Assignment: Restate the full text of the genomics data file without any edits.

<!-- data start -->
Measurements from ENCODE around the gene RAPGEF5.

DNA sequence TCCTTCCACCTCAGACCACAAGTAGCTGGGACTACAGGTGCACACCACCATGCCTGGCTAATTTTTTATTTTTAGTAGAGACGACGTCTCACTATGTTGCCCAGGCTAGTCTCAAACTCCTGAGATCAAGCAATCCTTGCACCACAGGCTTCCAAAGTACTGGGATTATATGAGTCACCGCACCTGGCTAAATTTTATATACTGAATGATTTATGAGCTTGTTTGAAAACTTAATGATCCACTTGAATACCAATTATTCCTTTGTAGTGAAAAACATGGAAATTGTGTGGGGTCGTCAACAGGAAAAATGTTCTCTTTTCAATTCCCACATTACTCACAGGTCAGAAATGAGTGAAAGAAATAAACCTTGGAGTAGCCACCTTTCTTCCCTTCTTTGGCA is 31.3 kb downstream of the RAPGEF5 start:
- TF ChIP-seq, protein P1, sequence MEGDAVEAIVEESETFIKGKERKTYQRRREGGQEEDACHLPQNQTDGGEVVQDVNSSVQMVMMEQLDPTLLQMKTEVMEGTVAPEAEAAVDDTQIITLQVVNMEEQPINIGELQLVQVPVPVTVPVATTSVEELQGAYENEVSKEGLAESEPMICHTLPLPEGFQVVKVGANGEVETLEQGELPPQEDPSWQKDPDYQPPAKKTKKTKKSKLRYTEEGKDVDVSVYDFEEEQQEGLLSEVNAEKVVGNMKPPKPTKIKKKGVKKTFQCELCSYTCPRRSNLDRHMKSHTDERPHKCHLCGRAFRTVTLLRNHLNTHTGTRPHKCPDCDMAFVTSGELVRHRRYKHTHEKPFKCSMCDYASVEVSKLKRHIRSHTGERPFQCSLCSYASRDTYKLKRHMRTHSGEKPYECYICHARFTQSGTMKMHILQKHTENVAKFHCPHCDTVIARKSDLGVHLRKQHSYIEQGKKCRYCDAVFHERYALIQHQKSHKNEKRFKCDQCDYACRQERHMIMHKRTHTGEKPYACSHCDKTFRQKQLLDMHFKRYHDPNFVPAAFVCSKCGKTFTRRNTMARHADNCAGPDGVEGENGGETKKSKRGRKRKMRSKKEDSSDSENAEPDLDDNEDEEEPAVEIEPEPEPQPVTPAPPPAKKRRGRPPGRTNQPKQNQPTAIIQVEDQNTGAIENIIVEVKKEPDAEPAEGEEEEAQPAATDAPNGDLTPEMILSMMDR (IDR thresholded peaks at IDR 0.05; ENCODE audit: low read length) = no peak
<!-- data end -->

Measurements from ENCODE around the gene RAPGEF5.

DNA sequence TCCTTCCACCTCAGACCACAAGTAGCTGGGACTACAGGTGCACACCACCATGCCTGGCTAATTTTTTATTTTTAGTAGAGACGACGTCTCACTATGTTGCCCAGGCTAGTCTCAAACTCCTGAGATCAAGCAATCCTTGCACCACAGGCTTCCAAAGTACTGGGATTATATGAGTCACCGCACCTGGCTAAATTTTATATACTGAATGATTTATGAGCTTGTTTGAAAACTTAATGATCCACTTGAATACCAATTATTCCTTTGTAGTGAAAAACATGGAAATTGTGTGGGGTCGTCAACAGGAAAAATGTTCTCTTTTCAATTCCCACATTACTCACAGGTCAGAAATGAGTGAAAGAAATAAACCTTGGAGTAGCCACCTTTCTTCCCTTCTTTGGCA is 31.3 kb downstream of the RAPGEF5 start:
- TF ChIP-seq, protein P1, sequence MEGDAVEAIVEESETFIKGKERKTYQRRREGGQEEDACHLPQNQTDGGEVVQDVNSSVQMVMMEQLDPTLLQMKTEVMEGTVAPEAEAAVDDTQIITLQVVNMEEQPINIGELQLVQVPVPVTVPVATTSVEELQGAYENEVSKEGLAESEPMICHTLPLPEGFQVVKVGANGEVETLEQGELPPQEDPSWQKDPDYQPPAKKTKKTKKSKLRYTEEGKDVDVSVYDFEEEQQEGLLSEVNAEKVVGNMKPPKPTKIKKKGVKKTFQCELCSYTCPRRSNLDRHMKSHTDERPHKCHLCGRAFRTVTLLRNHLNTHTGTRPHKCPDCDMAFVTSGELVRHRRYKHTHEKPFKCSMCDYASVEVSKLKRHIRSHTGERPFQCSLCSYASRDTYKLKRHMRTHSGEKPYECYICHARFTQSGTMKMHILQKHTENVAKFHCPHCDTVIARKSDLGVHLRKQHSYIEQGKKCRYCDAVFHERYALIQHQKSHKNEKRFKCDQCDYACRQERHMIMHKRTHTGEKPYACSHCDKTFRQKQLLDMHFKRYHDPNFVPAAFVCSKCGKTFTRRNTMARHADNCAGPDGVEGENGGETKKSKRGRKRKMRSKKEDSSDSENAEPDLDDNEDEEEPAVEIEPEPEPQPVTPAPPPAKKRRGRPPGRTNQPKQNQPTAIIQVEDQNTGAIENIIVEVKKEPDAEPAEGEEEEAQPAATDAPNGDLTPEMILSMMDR (IDR thresholded peaks at IDR 0.05; ENCODE audit: low read length) = no peak